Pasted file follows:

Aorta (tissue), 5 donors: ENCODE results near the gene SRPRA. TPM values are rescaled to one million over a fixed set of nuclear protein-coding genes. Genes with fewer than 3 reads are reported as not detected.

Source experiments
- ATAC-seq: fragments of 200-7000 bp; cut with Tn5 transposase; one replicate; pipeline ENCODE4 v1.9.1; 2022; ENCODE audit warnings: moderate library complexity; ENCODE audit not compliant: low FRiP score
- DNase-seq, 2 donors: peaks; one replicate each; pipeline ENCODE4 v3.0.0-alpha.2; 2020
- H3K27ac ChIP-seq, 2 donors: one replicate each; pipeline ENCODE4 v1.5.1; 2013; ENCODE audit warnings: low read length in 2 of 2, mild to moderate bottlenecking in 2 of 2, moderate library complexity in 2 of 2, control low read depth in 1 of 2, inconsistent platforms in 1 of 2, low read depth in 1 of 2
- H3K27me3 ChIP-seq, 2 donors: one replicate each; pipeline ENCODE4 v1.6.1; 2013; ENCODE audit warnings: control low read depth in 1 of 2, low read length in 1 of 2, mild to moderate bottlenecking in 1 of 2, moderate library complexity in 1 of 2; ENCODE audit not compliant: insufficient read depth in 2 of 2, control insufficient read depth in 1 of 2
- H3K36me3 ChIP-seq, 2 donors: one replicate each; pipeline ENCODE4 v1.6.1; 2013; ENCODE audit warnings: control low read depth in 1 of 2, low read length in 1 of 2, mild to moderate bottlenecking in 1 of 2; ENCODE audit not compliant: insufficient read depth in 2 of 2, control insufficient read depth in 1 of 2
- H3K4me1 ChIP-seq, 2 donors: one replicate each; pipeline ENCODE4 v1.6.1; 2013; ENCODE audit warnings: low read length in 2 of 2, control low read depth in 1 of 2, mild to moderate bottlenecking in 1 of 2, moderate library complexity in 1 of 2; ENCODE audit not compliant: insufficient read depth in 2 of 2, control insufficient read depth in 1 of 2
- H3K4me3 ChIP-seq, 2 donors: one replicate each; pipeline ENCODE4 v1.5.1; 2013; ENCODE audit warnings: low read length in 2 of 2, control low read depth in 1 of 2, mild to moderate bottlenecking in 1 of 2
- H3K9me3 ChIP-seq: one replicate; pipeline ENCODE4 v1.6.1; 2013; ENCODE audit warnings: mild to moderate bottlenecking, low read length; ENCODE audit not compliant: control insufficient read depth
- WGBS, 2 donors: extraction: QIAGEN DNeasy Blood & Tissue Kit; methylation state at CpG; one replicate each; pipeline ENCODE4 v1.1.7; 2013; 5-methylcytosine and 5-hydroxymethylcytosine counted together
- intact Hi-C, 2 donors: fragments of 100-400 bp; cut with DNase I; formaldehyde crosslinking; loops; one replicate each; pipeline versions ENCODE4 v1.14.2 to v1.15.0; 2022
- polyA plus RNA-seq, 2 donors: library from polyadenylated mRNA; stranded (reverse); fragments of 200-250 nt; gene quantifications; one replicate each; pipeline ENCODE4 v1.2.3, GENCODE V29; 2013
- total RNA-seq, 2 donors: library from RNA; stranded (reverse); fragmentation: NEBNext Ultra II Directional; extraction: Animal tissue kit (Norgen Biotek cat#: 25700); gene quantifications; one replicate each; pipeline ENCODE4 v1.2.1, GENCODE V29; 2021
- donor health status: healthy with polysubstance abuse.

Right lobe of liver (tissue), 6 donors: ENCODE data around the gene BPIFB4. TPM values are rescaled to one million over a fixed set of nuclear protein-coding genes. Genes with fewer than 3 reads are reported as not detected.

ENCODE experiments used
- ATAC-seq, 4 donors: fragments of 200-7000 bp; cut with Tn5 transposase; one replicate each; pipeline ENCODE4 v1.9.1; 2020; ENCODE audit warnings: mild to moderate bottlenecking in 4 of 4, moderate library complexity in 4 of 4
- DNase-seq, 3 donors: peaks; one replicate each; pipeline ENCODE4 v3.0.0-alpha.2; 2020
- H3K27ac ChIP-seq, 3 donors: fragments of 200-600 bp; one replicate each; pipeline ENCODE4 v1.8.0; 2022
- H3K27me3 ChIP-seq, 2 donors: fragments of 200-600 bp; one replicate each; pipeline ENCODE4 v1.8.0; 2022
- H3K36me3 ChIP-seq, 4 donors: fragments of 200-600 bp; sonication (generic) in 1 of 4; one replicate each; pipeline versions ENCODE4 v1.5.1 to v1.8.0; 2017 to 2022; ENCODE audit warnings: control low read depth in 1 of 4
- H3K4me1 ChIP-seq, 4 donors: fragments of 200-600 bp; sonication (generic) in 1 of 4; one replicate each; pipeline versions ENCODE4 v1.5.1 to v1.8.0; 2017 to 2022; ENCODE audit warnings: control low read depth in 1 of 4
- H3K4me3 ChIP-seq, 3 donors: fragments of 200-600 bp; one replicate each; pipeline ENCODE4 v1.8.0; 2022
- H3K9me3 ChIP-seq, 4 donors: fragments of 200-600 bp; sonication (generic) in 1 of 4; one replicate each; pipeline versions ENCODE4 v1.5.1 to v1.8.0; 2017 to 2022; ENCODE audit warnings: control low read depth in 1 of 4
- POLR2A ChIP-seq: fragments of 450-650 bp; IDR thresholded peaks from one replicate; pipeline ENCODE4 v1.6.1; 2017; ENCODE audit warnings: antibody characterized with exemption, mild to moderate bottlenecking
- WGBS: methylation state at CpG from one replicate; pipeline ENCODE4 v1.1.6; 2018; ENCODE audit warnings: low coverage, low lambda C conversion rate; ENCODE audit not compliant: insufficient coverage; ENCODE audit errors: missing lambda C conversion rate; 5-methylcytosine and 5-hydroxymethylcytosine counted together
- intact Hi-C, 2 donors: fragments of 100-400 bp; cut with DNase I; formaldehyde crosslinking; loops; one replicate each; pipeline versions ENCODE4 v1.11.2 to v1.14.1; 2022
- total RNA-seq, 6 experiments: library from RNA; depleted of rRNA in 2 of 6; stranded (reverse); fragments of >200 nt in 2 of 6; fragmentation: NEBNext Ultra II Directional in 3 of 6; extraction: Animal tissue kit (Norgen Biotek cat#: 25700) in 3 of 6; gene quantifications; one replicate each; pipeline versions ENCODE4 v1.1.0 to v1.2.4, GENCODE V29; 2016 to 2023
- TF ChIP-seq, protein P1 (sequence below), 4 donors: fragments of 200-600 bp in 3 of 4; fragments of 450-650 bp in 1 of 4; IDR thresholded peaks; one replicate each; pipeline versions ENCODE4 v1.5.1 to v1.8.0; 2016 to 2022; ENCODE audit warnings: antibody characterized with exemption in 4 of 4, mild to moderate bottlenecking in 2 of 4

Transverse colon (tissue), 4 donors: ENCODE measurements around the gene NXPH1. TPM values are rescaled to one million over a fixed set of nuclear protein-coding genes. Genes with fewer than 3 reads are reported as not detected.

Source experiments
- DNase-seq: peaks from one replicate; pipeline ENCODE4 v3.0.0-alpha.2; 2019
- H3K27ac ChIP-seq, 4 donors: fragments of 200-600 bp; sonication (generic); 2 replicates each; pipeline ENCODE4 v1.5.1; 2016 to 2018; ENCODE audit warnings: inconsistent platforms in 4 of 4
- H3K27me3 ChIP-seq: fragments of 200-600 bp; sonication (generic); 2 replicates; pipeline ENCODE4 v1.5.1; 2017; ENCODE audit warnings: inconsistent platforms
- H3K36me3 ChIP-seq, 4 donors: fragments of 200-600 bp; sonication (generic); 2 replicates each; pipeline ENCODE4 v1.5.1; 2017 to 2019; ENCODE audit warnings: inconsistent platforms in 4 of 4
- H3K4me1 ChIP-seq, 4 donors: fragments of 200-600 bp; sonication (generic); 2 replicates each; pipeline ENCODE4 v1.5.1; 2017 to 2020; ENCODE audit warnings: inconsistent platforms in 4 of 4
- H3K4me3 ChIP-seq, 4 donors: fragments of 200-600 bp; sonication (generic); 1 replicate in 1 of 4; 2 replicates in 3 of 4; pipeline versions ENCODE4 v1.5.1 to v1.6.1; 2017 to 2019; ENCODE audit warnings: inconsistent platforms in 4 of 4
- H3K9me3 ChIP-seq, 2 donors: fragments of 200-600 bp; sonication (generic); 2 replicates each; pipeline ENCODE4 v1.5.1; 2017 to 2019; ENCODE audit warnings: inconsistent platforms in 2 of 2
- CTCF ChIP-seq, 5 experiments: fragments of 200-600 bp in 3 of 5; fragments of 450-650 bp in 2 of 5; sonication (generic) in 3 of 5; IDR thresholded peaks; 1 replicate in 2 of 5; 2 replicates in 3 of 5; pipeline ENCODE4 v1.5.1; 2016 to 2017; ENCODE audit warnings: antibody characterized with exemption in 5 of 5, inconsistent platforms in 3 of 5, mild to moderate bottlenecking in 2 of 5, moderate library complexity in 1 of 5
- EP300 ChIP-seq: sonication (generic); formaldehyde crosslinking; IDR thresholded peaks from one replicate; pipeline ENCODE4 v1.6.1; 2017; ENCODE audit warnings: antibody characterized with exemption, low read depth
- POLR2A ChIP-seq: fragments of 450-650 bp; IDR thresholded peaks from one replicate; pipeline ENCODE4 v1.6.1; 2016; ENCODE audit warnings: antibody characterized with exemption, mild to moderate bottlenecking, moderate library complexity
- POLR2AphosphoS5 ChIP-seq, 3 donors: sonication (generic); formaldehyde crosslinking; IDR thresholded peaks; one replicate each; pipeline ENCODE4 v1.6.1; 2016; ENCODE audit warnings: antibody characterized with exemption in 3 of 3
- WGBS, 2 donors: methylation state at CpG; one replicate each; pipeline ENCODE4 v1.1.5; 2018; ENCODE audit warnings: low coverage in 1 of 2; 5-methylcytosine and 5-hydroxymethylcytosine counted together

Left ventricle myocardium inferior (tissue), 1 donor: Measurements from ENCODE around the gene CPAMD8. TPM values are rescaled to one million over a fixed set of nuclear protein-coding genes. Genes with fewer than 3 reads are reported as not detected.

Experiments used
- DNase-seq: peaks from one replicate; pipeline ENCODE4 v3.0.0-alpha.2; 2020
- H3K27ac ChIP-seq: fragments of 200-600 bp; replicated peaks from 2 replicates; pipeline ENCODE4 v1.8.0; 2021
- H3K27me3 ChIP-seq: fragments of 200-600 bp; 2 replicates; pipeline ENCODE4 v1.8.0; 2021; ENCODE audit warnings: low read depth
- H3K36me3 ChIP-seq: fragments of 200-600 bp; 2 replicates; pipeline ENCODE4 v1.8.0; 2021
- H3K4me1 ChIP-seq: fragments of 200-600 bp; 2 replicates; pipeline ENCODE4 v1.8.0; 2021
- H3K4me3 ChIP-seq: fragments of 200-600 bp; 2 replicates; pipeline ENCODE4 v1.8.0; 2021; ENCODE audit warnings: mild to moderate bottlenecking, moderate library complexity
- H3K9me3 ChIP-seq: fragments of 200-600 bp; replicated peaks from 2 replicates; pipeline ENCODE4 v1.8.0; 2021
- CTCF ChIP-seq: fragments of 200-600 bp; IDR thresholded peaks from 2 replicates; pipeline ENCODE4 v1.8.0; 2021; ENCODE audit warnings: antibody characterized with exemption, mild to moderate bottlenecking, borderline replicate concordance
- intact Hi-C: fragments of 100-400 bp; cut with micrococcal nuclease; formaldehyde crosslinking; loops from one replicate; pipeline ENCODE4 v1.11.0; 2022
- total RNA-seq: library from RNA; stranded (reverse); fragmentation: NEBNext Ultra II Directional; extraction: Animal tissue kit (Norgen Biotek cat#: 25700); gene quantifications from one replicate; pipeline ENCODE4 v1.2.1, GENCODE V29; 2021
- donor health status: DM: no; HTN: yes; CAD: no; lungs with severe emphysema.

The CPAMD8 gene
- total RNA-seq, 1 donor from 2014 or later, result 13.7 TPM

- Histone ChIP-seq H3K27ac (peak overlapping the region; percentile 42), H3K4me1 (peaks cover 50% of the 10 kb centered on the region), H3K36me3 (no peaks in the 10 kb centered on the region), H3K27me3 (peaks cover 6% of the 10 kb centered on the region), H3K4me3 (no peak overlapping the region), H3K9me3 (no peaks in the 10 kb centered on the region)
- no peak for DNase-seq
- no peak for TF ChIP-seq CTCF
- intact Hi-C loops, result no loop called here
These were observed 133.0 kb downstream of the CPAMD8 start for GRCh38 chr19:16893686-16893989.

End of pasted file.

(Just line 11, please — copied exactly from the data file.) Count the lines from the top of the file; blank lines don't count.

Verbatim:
- WGBS, 2 donors: extraction: QIAGEN DNeasy Blood & Tissue Kit; methylation state at CpG; one replicate each; pipeline ENCODE4 v1.1.7; 2013; 5-methylcytosine and 5-hydroxymethylcytosine counted together